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Albemarle board approves 40-cent cigarette tax

Albemarle County will tax cigarettes at 40 cents per pack starting Jan. 1.

The county’s Board of Supervisors voted unanimously Wednesday night to approve a 40-cent tax rate on cigarettes.

State law changed in 2020 to allow counties the option to levy new taxes, similar to cities’ longstanding taxing authority, including adding a local cigarette tax. Counties can implement a maximum rate of 40 cents per pack.

“Because I am a retired nurse and a retired educator, I see the damage that tobacco does to both our young people, and to adults,” Supervisor Diantha McKeel said. “I’m a former smoker myself — I quit probably 40 years ago — but I understand how hard it is to stop smoking.”

During the public hearing, Sid Patel, owner of Tobacco 4 Less, said the pandemic was a bad time to implement a cigarette tax, and that this will hurt small businesses.

“I understand, from your point of view … that that money may be a lot of revenue for the county, but on the other side, it’s going to kill a lot of small businesses at the same time,” he said.

He said retailers are also seeing increases in costs from cigarette manufacturers.

Supervisor Liz Palmer asked for clarity around studies that were referenced around whether taxing cigarettes actually increases or decreases smoking.

She mentioned an equity impact assessment by the county’s Office of Equity and Inclusion, where county staff noted that those most affected by the adoption of a cigarette tax will be people who are low-income, those who are Black, indigenous or persons of color and those experiencing severe mental illness and substance abuse disorders.

The report from staff at the time also noted that increasing cigarette taxes has shown some decrease in smoking rates, with the greatest proportion of that occurring in younger populations. However, the decrease is least among lower income individuals.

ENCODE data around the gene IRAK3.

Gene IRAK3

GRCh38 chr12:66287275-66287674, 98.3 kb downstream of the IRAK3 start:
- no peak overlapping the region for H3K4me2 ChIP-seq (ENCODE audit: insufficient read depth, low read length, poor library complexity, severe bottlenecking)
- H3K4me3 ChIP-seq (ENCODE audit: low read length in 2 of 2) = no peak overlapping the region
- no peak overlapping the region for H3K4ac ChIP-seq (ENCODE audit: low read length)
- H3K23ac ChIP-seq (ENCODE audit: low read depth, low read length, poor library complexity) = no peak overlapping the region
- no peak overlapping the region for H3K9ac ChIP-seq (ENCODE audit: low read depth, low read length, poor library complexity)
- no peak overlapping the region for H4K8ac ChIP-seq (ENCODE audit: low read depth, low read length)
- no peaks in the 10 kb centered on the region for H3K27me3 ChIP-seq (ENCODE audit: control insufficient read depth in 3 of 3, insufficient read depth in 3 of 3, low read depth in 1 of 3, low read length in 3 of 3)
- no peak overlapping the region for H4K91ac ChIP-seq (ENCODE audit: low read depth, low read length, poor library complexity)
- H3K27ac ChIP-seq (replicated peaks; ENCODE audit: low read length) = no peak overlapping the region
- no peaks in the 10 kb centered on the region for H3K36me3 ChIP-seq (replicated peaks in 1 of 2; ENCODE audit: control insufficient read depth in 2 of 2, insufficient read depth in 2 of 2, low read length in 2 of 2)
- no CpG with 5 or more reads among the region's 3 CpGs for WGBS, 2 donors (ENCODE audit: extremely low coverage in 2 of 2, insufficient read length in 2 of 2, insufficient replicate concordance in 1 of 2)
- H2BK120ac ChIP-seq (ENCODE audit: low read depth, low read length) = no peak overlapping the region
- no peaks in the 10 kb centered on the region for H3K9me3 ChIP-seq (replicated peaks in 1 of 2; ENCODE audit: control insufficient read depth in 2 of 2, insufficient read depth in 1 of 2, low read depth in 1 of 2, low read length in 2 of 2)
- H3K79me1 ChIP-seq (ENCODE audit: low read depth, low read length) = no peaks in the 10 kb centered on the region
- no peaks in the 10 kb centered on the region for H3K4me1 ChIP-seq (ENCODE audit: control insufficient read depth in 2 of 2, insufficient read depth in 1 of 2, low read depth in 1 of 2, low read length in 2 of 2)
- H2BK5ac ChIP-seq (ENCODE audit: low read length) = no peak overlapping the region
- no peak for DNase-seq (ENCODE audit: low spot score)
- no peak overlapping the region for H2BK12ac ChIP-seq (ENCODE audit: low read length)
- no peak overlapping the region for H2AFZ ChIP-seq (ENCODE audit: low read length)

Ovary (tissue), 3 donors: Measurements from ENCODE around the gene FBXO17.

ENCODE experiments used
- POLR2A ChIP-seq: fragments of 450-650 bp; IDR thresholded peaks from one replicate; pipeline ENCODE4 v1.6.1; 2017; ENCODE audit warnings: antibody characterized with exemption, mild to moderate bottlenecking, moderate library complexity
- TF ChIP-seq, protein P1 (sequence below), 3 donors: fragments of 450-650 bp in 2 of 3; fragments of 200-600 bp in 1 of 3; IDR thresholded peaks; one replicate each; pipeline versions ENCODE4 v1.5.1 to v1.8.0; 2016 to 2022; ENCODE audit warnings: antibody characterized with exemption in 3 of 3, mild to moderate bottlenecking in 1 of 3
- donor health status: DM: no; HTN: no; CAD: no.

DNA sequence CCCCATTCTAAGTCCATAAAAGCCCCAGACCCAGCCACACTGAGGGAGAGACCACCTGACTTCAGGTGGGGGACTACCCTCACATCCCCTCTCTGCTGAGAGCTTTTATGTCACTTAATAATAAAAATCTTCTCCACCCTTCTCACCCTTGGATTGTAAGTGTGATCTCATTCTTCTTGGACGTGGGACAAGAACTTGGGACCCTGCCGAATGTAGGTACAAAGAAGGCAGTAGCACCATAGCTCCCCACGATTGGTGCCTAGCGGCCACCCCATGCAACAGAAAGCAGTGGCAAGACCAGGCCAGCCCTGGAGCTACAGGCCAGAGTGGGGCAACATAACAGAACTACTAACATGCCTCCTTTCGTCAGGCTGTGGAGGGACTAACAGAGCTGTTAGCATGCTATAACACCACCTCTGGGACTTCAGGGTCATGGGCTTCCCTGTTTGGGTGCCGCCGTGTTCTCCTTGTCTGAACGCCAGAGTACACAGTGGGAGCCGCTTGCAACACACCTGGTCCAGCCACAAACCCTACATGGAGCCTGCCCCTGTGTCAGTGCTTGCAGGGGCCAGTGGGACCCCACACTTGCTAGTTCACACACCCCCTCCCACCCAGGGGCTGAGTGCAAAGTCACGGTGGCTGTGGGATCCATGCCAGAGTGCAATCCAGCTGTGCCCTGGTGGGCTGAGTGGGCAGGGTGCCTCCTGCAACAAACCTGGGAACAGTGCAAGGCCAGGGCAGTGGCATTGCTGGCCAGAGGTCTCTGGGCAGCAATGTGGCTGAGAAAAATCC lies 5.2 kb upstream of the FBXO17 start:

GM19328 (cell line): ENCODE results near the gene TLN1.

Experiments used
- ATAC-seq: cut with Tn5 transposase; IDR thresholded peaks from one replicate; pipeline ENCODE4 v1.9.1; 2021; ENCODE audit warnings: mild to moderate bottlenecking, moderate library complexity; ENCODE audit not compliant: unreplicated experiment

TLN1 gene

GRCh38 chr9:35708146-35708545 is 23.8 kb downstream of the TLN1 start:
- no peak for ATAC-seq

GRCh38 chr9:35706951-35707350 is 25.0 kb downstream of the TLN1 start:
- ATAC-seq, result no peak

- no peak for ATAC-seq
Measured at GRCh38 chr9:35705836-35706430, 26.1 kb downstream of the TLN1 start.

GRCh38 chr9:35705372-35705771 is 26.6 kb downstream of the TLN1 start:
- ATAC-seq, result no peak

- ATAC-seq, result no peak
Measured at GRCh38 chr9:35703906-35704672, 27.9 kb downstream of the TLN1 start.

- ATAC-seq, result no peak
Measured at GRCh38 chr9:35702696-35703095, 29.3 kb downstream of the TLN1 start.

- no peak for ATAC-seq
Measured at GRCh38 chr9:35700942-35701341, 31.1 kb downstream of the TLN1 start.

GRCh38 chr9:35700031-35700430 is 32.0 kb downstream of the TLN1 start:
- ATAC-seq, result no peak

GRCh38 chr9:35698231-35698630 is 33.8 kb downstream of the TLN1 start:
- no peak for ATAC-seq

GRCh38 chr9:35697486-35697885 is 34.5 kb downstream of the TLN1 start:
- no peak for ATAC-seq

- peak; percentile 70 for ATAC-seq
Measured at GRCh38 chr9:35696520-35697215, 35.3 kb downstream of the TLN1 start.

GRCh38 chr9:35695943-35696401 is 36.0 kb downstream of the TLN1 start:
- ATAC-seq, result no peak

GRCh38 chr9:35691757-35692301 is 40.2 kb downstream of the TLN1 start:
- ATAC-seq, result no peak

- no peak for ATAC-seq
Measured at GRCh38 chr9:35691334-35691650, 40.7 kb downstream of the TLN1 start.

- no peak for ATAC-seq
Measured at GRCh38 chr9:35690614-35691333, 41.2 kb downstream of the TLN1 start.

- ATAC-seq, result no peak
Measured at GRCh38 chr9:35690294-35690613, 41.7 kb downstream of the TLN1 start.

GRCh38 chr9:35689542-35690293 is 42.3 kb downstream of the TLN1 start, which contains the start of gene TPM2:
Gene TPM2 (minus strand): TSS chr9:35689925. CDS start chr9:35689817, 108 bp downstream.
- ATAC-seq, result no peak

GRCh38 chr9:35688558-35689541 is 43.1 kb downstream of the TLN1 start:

“The reason for this tax, in my understanding, is that it’s to generate revenue and also in hopes that it would deter smoking on some level,” she said. “I do think it might be, at some later date, good to get some clarity on some of those studies, just so we’re aware.”

McKeel said she was also supportive of the tax in hopes that it will help stop small brush fires.

“We’re having to send fire trucks to stop brush fires from cigarettes being flipped out of windows,” she said.

Supervisor Ann H. Mallek said as someone who sends sales tax revenue to the Department of Taxation for selling beef, this is something that business people are used to doing all the time.

“I do not think that this will be an undue burden for sellers,” she said.

In September, the Albemarle’s board became the first body in the region to vote to join the Blue Ridge Cigarette Tax Board, which will manage the administration of its potential cigarette tax ordinance. Since then, Greene, Fluvanna, Nelson, Orange, Madison and Augusta counties and the city of Charlottesville have all approved ordinances to join the cigarette tax board.

Charlottesville has the highest tax rate of the member localities at 55 cents per pack, while, so far, Augusta has the lowest at 15 cents per pack.

The cigarette tax board will start meeting Oct. 26 and the Thomas Jefferson Planning District Commission will manage the board. Jian Lin, Albemarle’s chief of revenue administration, will serve as the county’s representative on the board.

David Blount, the TJPDC’s deputy director and legislative director, said the board will also be doing compliance, enforcement and education.

“I think, particularly in the initial startup of the new tax in the region on cigarettes, there will be a lot of education and awareness among retailers and the community at large that we want to do,” he said.

According to TJPDC estimates, the one-time costs for the cigarette board would be about $212,650 for technology and equipment, a vehicle for enforcement, a reserve and other startup costs, which would be split among the involved localities.

In the first year, which would only be six months of the current fiscal year, ongoing costs are estimated to be about $98,240. That total covers salaries and benefits for two staff members, mileage, a parking pass, other vehicle costs and other indirect costs. Ongoing costs in other fiscal years would be about $196,480.

TJPDC is currently looking at hiring a part-time person for enforcement, Blount said.


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